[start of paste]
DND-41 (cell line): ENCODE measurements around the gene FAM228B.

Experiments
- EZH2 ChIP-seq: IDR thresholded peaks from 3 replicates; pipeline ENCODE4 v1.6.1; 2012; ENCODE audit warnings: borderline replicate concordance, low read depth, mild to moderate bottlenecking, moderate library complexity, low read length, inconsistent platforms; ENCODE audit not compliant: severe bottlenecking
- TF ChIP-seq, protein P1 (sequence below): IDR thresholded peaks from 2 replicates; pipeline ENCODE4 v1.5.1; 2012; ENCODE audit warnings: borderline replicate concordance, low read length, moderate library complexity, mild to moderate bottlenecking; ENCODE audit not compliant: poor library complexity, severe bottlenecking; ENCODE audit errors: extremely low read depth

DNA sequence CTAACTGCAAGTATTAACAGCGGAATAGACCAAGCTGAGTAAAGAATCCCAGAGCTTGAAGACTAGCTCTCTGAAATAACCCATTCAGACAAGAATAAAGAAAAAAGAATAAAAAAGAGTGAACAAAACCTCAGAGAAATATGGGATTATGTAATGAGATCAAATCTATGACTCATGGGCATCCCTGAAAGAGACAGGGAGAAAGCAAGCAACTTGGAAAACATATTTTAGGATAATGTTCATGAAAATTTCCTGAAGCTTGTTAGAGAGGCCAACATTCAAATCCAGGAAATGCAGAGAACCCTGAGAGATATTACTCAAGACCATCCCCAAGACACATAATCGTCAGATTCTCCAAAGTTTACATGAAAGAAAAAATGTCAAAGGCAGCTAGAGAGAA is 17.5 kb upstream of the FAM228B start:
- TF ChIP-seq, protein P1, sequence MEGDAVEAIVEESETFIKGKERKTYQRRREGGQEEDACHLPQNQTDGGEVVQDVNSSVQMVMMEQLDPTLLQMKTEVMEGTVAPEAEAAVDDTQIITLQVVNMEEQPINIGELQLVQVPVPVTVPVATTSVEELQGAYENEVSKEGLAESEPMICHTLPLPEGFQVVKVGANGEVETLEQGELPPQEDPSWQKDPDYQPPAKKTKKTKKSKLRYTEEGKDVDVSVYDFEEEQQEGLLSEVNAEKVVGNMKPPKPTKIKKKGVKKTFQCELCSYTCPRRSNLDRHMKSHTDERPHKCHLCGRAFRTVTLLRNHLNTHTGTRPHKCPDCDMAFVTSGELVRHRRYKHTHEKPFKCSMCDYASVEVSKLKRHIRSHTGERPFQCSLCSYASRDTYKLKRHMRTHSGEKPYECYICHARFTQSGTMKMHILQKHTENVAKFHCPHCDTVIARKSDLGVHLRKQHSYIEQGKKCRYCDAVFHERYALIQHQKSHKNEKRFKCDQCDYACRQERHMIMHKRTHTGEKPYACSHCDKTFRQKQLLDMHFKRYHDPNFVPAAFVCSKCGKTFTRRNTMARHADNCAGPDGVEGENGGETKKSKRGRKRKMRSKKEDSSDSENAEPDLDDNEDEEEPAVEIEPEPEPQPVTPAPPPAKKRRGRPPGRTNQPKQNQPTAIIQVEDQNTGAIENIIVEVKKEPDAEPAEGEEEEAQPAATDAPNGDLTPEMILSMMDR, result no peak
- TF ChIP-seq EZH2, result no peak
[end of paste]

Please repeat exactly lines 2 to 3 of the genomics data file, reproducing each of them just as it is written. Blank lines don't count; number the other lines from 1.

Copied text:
Experiments
- EZH2 ChIP-seq: IDR thresholded peaks from 3 replicates; pipeline ENCODE4 v1.6.1; 2012; ENCODE audit warnings: borderline replicate concordance, low read depth, mild to moderate bottlenecking, moderate library complexity, low read length, inconsistent platforms; ENCODE audit not compliant: severe bottlenecking